The John Burton Foundation for Children Without Homes is dedicated to improving the quality of life for California’s homeless children and developing policy solutions to prevent homelessness.

John Burton Foundation
235 Montgomery, Suite 1142
San Francisco, CA 94104
AB 12 Question of the Week Index

12/16/16: Webinar - The New Congress: How it Plans to Cut...And How to Fight Back

12/19/2016: Webinar - Moving the Needle for First-Generation College Students: Innovative Strategies to Support Completion

1/12/16: THP-Plus/THP+FC Monthly Web Seminar - Incorporating Academic Coaching into Case Management

1/26/16: National Youth Employment Coalition Webinar - How to Make the Business Case for Hiring Youth

2/16/16: National Youth Employment Coalition Webinar - Keeping Youth Engaged in Your Program

10/16/17 - 10/17/17: California College Pathways Blueprint for Success Conference
AB 12 Question of the Week

Beall Launches Session with Bill to Increase Pell Receipt Among Foster Youth

Web Seminar to Highlight New Approach to Case Management, Academic Coaching 

What Did I Miss? Co-Investment Partnership Provides Year-End Roundup

What is a State Requirement for CSEC? What is a Federal? CSEC Provides the Answers

Children's Well-Being Report Tracks Indicators by County, Illustrates Racial Disparities

Question of the Week

Q: I supervise a THP+FC program and am wondering what the maximum caseload is for a THP+FC social worker? I also would like to know where these numbers can be found in the Community Care Licensing regulations. For the answer, follow this LINK.

Beall Launches Session with Bill to Increase Pell Receipt Among  Foster Youth

Senator Jim Beall (D-15) has introduced Senate Bill 12 which would improve post-secondary educational achievement among foster youth by increasing access to financial aid and campus-based services. SB 12 would increase the rate of financial aid awards received by foster youth by streamlining the financial aid verification process for foster youth who complete the Free Application for Federal Student Aid (FAFSA), and requiring every county child welfare agency to identify a person to assist the foster youth in the financial aid application process.

SB 12 would increase access to campus-based services by expanding the Cooperating Agencies Foster Youth Educational Support (CAFYES) program from the current level of ten community college districts to 20 districts, thereby enabling more foster youth to receive the support they need to succeed. To learn more about the bill, read the fact sheet or contact Amy Lemley at the John Burton Foundation, the sponsor of the bill.

Web Seminar to Highlight New Approach to Case Management, Academic Coaching

On Thursday, January 12th from 10:00 to 11:00 a.m., the John Burton Foundation is hosting a web seminar on incorporating academic coaching into case management in housing programs. THP-Plus and THP+FC providers utilizing this practice have found it key to supporting the youth in their programs who are attending college. When case managers are engaged with a young person’s experience as a student and are able to assist them in navigating college, they can help prevent avoidable crises such as failing courses.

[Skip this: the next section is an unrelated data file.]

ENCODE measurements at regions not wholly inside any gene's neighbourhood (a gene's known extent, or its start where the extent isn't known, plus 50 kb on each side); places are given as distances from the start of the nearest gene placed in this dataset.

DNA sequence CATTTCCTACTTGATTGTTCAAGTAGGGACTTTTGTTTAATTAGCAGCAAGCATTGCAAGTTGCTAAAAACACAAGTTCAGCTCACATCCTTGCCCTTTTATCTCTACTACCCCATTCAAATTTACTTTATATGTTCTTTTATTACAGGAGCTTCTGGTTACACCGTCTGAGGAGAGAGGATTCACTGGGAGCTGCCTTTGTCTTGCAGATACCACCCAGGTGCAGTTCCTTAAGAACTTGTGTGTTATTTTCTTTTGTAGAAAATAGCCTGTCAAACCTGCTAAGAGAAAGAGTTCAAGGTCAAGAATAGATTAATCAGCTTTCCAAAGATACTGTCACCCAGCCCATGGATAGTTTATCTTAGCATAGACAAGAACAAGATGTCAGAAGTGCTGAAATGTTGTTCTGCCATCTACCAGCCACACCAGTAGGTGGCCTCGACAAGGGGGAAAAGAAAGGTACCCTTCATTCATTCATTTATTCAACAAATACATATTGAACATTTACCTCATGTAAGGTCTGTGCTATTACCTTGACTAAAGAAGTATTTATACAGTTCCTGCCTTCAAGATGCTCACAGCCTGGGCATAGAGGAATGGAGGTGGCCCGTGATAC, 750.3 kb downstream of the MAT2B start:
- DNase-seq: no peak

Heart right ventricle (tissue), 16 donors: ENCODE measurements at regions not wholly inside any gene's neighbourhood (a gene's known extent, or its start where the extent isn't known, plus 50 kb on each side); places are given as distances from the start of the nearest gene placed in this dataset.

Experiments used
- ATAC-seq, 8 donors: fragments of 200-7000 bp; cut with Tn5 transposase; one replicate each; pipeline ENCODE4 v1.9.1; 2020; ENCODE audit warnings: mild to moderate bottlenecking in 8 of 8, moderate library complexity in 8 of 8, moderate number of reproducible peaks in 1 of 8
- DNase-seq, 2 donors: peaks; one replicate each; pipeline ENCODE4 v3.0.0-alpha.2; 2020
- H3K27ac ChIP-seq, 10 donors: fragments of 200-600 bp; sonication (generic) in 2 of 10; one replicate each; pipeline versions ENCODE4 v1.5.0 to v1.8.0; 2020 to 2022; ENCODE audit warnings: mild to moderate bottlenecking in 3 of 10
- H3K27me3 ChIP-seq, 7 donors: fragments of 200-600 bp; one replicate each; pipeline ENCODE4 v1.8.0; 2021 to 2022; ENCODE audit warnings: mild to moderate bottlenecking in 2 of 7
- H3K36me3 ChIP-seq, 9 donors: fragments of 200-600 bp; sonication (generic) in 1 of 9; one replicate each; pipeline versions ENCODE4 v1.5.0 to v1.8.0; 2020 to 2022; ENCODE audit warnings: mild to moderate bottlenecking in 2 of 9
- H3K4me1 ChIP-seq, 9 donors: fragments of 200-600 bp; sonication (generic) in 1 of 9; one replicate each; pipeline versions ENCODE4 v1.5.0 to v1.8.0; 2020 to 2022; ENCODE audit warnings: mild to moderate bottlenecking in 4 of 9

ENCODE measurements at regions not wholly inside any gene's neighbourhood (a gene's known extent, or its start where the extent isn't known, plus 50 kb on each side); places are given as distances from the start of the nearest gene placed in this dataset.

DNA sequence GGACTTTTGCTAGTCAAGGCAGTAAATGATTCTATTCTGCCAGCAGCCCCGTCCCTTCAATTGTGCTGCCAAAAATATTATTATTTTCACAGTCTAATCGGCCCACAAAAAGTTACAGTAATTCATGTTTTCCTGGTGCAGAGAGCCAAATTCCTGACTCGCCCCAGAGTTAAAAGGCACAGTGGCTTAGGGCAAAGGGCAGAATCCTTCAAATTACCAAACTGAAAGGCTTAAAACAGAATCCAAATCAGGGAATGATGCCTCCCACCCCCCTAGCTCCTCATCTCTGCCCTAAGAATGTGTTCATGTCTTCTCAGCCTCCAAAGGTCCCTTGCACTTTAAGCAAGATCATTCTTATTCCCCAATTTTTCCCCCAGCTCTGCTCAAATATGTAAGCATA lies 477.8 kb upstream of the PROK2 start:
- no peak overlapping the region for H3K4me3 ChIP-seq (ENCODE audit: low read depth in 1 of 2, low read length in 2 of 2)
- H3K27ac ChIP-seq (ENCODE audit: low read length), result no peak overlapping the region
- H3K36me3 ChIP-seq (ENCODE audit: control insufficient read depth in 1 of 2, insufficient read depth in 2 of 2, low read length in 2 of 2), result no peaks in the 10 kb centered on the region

This webinar is the third in a series of seven web-based trainings focused on supporting current and former foster youth to and through post-secondary education. To register for this and the other webinars included in the THP-Plus and THP+FC Post-Secondary Education Training Series, follow this LINK. These webinars are held the second Thursday of each month from 10:00 to 11:00 a.m.

What Did I Miss? Co-Investment Partnership Provides Year-End Round-Up

The California Child Welfare Co-Investment Partnership has released the latest volume of Insights, summarizing recent child welfare reforms, examining the latest data on children in care, discussing challenges and opportunities and outlining recommendations.
This Insights issue highlights California’s Continuum of Care Reform (CCR) and its key elements, the Resource Family Approval process and Approved Relative Caregiver reforms. Also discussed are the recent policy changes in child welfare across multiple focus areas.

Policies discussed include Bringing Families Home, the increase to the infant supplement, the increase to the budget for the Chafee Education and Training Voucher, the Local Control Funding Formula, the establishment of foster youth support programs at ten community college districts; and policy changes regarding commercially sexually exploited children and youth, mental health services, and postadoption contact for siblings of foster children and youth.
The issue recommends integrating and coordinating supports and services with behavioral health, essential for so many of the legislative reforms pending implementing; and providing a child care subsidy for resource families, a critical component for recruitment and retention. It also recommends evolving responses for foster youth ages 18-21 as many non-minor dependents are parenting and pursuing higher education, which presents new challenges and opportunities for their transition to independence.